Tips & help

Checking your drugs is one way to reduce the harms associated with using drugs from an unregulated supply. Toronto’s drug checking service is offered alongside other harm reduction services in Toronto, including supervised consumption. These services have the most impact when used together.

Tips to reduce harm

  1. Carry and be trained to use naloxone. Naloxone, also known by the brand name Narcan, is a drug that can temporarily reverse an opioid overdose. Naloxone can be picked up for free from your local harm reduction agency or pharmacy and free training is available online. Consider carrying multiple doses of naloxone.
  2. Get your drugs checked before using. In Toronto, drug checking services are offered at Moss Park Consumption and Treatment Service, Parkdale Queen West Community Health Centre (Queen West and Parkdale sites), South Riverdale Community Health Centre, and The Works at Toronto Public Health. You can also check your drugs after you have used them by submitting paraphernalia, like a cooker or a filter. Other drug checking services in Canada include British Columbia Centre on Substance Use Drug Checking Service, Get Your Drugs Tested, and Vancouver Island Drug Checking Project.
  3. Use at a supervised consumption site or overdose prevention site. Here is a list of sites that offer supervised consumption in Toronto and an interactive map of sites that offer supervised consumption across Canada.
  4. Use with someone else and take turns spotting for each other. A buddy system is safer than using alone. Stay 6 feet from your buddy if you are not from the same household to avoid passing COVID-19.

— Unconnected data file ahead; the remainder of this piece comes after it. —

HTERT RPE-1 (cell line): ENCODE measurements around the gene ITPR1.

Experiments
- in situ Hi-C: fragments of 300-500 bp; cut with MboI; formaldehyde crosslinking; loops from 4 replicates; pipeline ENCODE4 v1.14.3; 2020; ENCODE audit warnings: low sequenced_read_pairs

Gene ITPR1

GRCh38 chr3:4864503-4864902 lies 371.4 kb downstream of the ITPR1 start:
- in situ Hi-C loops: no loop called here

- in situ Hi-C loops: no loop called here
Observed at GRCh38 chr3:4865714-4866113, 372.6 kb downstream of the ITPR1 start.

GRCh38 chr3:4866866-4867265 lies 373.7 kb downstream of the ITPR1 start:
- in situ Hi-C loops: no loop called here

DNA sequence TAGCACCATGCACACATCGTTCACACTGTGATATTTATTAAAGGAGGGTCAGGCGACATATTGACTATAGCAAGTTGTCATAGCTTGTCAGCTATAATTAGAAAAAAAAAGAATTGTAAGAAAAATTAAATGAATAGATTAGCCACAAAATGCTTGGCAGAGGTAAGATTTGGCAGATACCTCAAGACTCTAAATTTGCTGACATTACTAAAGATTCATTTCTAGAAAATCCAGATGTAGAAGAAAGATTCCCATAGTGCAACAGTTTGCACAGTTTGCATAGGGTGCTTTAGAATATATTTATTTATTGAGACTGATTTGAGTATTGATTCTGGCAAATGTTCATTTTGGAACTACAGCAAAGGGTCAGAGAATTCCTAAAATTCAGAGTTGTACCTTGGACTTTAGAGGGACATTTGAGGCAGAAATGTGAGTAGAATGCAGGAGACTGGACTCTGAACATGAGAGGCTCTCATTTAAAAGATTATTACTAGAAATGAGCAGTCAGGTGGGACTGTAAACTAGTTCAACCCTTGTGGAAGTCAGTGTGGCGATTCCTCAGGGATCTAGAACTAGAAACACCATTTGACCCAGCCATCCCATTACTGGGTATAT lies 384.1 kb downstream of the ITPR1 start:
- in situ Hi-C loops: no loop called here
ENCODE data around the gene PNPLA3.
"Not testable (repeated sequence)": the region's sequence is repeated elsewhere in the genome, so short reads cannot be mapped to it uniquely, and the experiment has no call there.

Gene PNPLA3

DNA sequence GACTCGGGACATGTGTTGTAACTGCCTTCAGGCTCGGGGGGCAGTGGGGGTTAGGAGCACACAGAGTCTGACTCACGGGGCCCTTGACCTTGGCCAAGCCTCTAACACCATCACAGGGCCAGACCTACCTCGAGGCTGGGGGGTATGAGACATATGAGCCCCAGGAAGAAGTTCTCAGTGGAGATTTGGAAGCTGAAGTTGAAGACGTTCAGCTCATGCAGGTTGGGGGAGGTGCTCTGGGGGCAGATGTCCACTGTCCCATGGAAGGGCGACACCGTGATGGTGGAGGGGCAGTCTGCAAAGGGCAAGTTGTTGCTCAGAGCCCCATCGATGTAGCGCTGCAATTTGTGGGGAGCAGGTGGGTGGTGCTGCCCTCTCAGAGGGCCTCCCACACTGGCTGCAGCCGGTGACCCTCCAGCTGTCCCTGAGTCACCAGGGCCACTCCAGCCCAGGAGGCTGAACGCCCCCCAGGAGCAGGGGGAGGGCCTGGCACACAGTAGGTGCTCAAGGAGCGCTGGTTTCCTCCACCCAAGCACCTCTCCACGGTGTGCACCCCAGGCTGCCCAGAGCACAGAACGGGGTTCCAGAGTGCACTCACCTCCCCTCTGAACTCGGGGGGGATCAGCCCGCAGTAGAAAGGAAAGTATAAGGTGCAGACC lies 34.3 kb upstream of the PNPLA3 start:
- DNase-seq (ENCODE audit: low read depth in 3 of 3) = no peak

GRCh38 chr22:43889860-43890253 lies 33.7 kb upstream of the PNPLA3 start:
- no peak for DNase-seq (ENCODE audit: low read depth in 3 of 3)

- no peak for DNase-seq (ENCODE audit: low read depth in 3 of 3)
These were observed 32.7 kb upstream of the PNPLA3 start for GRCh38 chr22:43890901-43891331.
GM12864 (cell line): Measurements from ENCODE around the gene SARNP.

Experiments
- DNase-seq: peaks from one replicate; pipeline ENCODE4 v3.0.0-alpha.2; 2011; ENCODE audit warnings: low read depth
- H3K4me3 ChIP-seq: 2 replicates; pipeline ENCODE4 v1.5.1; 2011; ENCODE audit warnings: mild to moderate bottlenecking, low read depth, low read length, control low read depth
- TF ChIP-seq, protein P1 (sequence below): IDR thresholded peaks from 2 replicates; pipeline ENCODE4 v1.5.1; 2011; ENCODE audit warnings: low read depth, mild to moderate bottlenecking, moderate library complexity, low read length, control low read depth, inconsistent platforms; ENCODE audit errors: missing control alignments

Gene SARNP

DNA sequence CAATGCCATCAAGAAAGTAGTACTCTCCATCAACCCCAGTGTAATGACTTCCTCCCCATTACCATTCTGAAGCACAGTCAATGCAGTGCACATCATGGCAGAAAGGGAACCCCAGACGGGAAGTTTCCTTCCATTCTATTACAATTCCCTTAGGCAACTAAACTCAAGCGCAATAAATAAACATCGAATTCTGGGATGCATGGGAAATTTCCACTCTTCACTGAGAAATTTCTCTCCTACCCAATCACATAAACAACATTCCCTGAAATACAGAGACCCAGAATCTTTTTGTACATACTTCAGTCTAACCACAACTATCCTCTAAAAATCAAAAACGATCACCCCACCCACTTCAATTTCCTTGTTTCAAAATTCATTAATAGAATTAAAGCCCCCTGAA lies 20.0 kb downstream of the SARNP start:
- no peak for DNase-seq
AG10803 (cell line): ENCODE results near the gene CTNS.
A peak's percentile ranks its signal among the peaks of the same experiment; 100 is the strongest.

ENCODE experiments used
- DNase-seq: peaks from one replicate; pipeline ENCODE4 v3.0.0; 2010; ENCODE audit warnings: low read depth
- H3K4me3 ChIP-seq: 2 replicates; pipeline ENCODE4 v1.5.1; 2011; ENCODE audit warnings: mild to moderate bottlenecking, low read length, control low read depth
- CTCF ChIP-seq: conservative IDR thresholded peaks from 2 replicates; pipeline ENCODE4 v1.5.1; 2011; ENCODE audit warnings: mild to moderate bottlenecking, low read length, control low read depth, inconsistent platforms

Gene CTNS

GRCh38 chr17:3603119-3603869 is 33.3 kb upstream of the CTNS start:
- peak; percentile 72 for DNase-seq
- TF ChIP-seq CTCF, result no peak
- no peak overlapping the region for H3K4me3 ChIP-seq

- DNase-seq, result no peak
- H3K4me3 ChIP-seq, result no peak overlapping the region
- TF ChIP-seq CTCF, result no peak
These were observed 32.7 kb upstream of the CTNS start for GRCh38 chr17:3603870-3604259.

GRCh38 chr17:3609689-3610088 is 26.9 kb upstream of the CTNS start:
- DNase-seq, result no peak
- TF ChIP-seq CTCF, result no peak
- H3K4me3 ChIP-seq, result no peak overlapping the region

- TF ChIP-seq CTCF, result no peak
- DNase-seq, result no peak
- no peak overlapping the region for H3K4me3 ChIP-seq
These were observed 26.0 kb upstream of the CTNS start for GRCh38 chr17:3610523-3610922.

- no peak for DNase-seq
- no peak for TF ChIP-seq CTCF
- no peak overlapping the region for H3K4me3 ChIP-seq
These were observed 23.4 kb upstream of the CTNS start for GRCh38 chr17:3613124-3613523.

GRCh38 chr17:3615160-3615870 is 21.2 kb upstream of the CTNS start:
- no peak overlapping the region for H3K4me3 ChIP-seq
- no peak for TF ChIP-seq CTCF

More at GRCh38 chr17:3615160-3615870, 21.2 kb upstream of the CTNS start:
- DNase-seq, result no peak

5. If you must use alone, let someone know before you use. Call someone you know and have them stay on the phone with you while you use. If you are in Ontario, you could call the Overdose Prevention Line at 1-888-853-8542. The National Overdose Response Service is available to anyone in Canada and can be reached at 1-888-688-NORS (6677). BeSafe is an app that can be downloaded on your phone and provides another way to let someone know before you use.
  6. Do a small test dose first.
  7. Call 911 in an overdose situation. The Good Samaritan Drug Overdose Act provides legal protection from drug-related charges for carrying drugs for personal use and other simple possession offences.
  8. If your drugs did not contain what you were expecting, consider talking to the person you got your drugs from, or get your drugs from another source if possible.
  9. If you use opioids, learn more about safer supply programs. Safer supply programs provide people who use drugs with prescribed alternatives to opioids obtained from the unregulated supply. Here is an interactive map of sites that operate safer supply projects across Canada and a toolkit to advocate for safer opioid supply programs. Alternatively, you could speak to a health care provider about options like methadone or suboxone. Your local harm reduction agency could likely refer you to methadone or suboxone providers. Or you could try contacting ConnexOntario.
  10. Visit your local harm reduction agency for free supplies, including safer injection and smoking equipment. Here is a list of harm reduction agencies in Ontario.
  11. If you are a youth who uses drugs, connect with organizations like the Trip! Project. The Trip! Project is a Toronto-based youth-led harm reduction health information service for the dance music scene and youth who use drugs.
  12. Stay informed by signing up to receive alerts, reports, and other information on Toronto’s unregulated drug supply from Toronto’s drug checking service. Results from samples checked by Toronto’s drug checking service are combined and shared online every other week. You can also sign up for Toronto Public Health’s mailing list to receive alerts and other drug-related information.
  13. Act to advance the health, human rights, and dignity of people who use drugs by connecting with and supporting advocacy organizations such as Toronto Harm Reduction Alliance, Canadian Association of People who Use Drugs, Canadian Students for Sensible Drug Policy, and Canadian Drug Policy Coalition.